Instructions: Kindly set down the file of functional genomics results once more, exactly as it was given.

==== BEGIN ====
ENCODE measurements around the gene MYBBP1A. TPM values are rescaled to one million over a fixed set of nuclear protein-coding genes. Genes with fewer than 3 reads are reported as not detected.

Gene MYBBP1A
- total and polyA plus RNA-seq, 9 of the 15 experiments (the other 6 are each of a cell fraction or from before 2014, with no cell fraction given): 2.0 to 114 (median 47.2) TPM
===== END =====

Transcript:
ENCODE measurements around the gene MYBBP1A. TPM values are rescaled to one million over a fixed set of nuclear protein-coding genes. Genes with fewer than 3 reads are reported as not detected.

Gene MYBBP1A
- total and polyA plus RNA-seq, 9 of the 15 experiments (the other 6 are each of a cell fraction or from before 2014, with no cell fraction given): 2.0 to 114 (median 47.2) TPM